A passionate and accomplished gardener, Martha's sharing her tried-and-true tips for a successful vegetable harvest, from seeds to summer's end.
Martha's vegetable garden at her home in Bedford, NY is laid out with rigorous geometry to yield maximum results and easy access. To minimize weeds and retain moisture, each row is mulched with salt hay, a grass harvested in marshes along the East Coast that contains no weed seeds.
Martha interplanted mustard greens among her cole crops such as kale, brussels sprouts, cabbage, and broccoli. The mustard greens serve as a trap crop for flea beetles. The beetles are attracted to the mustard first, leaving the cole crops to grow undisturbed -- at least in theory.
Martha's tomato-staking method consists of white nylon twine supported by bamboo tripods. The vines are attached to the twine with trellis clips. Staking tomatoes allows for a clean, disease- and pest-free crop and even ripening of the fruit, and the clips can be reused each year.
Martha has a great idea for growing fresh, flavorful salad greens right at your backdoor: a salad table -- basically, a shallow wooden frame with a mesh bottom. Plus, with legs attached, it allows you to grow great salad greens at waist level from April through November.
Seeds saved from past gardens may be worth sowing -- but only if they pass Martha's test: Fold 10 seeds in moist paper towel, place in resealable bag, mark with date and type. Watch to see how many germinate. Multiply that number by 10 to calculate the percent of germinations. More than 70 percent is passing. If between 40 and 60 percent, sow thickly. Below 40 percent, it's best to buy fresh seed.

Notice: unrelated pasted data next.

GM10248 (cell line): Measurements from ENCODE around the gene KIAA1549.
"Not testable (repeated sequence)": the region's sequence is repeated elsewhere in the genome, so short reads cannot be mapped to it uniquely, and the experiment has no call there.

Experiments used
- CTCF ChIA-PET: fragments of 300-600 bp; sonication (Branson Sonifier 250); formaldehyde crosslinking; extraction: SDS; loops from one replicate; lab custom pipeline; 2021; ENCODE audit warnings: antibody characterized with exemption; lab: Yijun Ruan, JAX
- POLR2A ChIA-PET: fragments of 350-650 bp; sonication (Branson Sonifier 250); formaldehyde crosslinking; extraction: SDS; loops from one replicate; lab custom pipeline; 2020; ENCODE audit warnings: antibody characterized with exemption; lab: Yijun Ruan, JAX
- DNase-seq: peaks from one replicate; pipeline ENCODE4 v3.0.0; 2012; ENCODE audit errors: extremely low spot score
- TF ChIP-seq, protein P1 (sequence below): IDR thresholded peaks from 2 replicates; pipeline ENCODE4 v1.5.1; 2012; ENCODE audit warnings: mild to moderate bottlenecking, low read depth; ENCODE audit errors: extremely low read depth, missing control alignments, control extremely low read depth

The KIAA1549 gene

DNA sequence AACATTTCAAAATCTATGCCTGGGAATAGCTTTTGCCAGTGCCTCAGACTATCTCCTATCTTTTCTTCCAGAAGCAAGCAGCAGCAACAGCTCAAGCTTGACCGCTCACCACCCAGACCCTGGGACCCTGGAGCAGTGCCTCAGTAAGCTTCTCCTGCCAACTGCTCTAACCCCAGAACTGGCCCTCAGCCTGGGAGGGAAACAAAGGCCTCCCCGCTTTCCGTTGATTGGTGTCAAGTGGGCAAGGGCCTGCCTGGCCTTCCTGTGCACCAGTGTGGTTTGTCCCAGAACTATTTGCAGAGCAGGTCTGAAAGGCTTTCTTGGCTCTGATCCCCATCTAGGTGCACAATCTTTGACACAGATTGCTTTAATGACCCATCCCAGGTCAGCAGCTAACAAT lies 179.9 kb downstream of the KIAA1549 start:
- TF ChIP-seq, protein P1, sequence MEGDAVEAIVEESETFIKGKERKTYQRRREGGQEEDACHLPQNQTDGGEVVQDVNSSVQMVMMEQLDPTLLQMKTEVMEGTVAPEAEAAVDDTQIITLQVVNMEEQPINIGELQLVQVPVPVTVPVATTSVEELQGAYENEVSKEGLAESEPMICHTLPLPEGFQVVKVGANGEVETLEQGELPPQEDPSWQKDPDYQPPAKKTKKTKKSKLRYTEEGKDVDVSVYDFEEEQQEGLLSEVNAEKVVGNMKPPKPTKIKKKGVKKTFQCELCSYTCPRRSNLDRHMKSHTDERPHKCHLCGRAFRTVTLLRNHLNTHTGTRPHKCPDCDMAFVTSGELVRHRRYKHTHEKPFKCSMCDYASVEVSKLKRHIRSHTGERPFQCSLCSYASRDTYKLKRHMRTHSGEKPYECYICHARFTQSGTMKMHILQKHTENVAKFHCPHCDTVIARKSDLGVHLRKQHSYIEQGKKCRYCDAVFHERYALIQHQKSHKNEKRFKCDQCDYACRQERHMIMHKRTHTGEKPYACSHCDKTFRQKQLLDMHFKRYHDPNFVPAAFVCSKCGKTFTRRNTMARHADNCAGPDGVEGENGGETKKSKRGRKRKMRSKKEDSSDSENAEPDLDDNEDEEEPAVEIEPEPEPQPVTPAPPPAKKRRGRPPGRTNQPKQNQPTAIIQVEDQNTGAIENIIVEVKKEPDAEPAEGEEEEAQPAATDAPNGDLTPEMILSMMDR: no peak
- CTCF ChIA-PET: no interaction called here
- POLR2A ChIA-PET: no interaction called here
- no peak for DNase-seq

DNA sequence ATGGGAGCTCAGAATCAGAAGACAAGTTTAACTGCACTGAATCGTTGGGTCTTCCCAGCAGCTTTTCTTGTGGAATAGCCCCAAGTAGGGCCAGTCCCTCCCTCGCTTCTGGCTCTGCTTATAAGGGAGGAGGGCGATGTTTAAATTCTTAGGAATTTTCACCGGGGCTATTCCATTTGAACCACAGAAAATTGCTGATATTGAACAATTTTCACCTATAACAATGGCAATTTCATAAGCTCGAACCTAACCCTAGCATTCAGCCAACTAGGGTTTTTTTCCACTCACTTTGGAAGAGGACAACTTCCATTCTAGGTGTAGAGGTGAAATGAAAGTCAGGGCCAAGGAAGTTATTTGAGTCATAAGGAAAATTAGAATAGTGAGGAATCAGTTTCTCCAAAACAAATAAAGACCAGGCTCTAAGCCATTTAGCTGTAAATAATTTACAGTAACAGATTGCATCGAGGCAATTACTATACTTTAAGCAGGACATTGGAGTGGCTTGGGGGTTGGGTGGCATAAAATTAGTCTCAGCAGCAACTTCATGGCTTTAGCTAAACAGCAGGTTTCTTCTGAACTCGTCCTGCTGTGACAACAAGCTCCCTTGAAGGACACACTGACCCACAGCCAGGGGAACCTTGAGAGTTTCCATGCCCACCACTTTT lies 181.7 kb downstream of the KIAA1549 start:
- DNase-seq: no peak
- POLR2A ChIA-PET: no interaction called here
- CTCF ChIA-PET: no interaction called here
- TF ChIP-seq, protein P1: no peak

Set plants too close together and you'll stunt their growth. Set them too far apart and you'll create an opportunity for weeds. Martha knows that your hand is a convenient spacing device. Measure the distance from your thumb tip to your pinkie tip. Compare that figure to the recommended spacing on each plant's nursery label. Then, translate the label's inches into hand spans.
Gauging how quickly a sprinkler delivers the right amount is easy if you follow Martha's example. Set an empty, regular-size coffee can about 10 feet away from the sprinkler (or closer, if 10 feet is outside the watering zone). Turn on the tap, and monitor the time needed for the sprinkler to deposit enough water to reach 1 1/2 inches on a ruler dipped into the can (the equivalent of what your plants need). Next time, you'll know just how long to run the sprinkler.
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